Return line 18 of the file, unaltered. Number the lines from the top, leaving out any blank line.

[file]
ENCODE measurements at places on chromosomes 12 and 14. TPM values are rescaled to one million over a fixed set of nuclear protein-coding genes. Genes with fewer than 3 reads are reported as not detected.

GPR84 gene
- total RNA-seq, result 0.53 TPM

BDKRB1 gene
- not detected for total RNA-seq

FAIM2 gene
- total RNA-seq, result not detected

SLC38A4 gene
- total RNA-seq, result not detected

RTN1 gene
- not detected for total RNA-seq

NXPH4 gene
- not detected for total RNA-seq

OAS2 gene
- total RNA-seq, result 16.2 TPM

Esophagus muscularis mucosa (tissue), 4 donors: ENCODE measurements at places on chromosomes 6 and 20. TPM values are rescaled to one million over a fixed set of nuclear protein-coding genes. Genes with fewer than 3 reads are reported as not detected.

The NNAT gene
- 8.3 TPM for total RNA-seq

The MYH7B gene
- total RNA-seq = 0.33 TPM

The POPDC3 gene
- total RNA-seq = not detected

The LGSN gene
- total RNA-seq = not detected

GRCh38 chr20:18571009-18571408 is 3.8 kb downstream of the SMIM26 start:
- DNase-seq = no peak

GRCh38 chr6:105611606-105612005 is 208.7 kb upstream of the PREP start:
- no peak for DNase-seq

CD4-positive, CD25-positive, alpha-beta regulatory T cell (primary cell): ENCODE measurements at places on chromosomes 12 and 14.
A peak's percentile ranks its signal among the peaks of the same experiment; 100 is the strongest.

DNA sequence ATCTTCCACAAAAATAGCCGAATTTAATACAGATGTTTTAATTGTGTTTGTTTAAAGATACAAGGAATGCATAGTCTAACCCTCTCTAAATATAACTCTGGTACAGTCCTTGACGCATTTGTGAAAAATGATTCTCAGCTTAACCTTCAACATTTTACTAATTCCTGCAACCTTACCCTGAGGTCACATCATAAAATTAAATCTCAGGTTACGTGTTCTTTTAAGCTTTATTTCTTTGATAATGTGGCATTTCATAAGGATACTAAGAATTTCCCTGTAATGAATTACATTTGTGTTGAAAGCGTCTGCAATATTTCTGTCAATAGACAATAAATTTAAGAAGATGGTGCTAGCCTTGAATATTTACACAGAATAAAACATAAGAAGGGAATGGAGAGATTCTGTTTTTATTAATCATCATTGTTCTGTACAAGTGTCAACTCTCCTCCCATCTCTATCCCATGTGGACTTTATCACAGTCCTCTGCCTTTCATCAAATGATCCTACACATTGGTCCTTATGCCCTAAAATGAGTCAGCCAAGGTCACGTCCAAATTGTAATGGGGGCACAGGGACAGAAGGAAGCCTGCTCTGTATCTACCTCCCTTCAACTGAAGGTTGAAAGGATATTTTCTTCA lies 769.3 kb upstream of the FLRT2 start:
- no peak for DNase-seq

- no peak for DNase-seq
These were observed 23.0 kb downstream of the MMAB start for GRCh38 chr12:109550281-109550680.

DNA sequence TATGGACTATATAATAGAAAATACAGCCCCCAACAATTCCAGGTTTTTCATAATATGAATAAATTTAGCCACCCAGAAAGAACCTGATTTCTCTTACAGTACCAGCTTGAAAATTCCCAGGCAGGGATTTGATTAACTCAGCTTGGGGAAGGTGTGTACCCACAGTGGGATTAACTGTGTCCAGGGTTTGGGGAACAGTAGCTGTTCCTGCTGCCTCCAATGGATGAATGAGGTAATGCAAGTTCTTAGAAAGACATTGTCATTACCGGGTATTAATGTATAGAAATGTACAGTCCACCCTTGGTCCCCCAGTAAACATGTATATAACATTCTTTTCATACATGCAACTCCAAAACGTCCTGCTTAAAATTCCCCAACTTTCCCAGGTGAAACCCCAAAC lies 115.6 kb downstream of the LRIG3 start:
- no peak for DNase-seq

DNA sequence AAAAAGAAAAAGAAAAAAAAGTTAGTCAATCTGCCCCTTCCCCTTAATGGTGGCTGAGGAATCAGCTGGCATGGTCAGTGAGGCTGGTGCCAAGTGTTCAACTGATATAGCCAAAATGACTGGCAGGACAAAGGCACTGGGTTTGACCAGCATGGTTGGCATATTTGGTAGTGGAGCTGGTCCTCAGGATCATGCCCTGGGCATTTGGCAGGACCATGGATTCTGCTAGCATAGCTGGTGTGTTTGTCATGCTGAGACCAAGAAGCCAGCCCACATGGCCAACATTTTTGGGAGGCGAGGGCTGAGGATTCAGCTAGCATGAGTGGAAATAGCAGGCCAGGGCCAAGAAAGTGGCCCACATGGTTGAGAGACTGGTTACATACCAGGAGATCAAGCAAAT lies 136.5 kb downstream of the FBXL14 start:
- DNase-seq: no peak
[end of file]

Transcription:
- 8.3 TPM for total RNA-seq